By Zirrus VanDevere, for the Redoubt Reporter
I’ve been coffee-shop hopping in Soldotna again, and found photography at both the Kaladi Brothers on Kobuk Street and Odie’s Deli, Kathy Matta’s amazing natural lacquer fish (that I’ve already reviewed) at the Kaladi Brothers on the Sterling Highway, and a grouping of mostly watercolors, with a few pastel renderings thrown in for good measure, at the Cottonwood Clinic gallery on Marydale Avenue.
Stephanie Snyder, whose work is on display at Kaladi Brothers on Kobuk, moved here in 1999 from Montana and has long been interested in photography, even winning first prize at a local fair while in high school in Montana.
There was an awful lot to take in, and I found a few that particularly caught my attention. Her captures of old cars were enjoyable, and
especially fun because she wasn’t shy about filling the frame with them, although I can’t help but think that even tighter shots with more varying angles might have been interesting.
Easily my favorite piece was a shot at a pier. The composition is good and the texture is fantastic. Rusty metal, corroded wooden planks, choppy water with an exposition on texture — the image is basically duotoned (gray and a deep maroon) and quite successful. Her barn-wood frames on some of the pieces are quite quaint. I am hoping, though, that folks realize that framing photography right up against glass risks moisture trapping, and should not be used for any long-term framing needs.
About half of her photographs included matting in the framing, which is all that is necessary to avoid the moisture risk. (Some photos
are printed on porous paper, and do not need to follow that rule.)
Carrie Coombes decided to forgo framing altogether and came up with a really cute way to display her photographs at Odie’s. She used old-fashioned clothes hangers, and the effect is novel and interesting. Many of the photos hang a little crooked, which I guess kind of adds to the rustic effect. She’s got a sunset shot where nearly all of the picture is nearly solid dark foreground, which I found to be very brave, and a horizontal landscape of a skiff in a bay that metaphorically sort of feels like home.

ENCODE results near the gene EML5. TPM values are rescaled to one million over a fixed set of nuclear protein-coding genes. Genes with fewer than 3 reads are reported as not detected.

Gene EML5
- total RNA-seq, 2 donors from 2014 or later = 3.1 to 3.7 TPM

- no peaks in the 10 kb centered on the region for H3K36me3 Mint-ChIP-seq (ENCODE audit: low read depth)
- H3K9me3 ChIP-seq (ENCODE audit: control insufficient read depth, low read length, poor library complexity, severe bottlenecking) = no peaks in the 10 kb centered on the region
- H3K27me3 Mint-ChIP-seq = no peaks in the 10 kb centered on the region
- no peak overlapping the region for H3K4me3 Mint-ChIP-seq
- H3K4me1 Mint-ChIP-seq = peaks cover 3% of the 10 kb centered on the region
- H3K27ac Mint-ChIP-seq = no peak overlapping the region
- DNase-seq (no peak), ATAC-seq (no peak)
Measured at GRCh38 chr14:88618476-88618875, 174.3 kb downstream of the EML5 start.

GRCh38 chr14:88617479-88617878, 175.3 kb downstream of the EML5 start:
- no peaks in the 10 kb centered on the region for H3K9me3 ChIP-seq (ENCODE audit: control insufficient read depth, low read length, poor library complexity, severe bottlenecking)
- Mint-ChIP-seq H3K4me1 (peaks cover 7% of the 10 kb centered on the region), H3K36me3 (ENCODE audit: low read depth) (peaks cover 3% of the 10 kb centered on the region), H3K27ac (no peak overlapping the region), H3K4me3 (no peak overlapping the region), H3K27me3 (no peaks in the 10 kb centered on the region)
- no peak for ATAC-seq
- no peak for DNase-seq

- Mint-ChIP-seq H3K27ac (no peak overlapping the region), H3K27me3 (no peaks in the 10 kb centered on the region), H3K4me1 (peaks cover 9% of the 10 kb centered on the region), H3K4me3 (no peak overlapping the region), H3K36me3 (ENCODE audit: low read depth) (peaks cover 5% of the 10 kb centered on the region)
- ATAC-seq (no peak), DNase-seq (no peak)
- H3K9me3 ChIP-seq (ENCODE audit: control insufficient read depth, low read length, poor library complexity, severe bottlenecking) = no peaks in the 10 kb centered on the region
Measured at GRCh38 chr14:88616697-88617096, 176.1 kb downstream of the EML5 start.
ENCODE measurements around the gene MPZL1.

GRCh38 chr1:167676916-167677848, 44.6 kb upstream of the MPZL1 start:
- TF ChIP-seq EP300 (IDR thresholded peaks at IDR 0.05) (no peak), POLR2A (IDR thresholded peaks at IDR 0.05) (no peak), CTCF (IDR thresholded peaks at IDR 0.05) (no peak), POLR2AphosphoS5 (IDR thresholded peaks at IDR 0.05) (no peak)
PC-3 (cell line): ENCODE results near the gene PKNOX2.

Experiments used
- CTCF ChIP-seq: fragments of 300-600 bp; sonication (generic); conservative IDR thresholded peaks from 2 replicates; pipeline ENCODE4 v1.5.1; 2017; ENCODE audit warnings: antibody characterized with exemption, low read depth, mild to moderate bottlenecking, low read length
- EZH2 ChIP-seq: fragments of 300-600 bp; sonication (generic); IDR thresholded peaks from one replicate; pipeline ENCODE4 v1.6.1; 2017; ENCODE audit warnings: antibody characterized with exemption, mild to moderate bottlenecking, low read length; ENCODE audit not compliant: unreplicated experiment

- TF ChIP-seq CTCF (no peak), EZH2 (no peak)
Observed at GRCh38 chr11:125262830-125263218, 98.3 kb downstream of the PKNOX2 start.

At Cottonwood gallery, I was a little overwhelmed with flowers, but found that both Gwen Thomas’ “Weeds” and Melinda Hershberger’s “Last Lillies” were exciting and captured my attention. They were both a tad loose, with high contrast and extra personality.
Pam Mersch’s pastel renderings just keep getting better all the time (especially her portrait of “Chris,” who seems to be a character
and a half, as they say). Sherril Miller offered an unusually chaotic but quite wonderful mixed-media piece called “Spires of Hope.”
Jan Sherwood’s simple watercolors were peaceful and understated, and Georg-Anne Phillips’ graphic bird renderings were sweet, though not nearly as confident as I’ve seen her work in the past. Colleen M. Smagge did a small watercolor of a moose in winter that was effective in evoking that serene scene we are so familiar with up here, and “Berry Splash” by Hershberger is truly aptly named.
Donna Schwanke-Cooper won my heart with an abstract watercolor called “Transition,” which I found to be perfectly titled and rich with emotion and playfulness. I know I’ve felt that way before, and the memory of it is both disconcerting and exciting, and a little bit raw.
Zirrus VanDevere is a local mixed-media artist and the exhibits and cultural coordinator at the Kenai Visitors and Cultural Center. She has bachelor’s degrees in fine arts and education.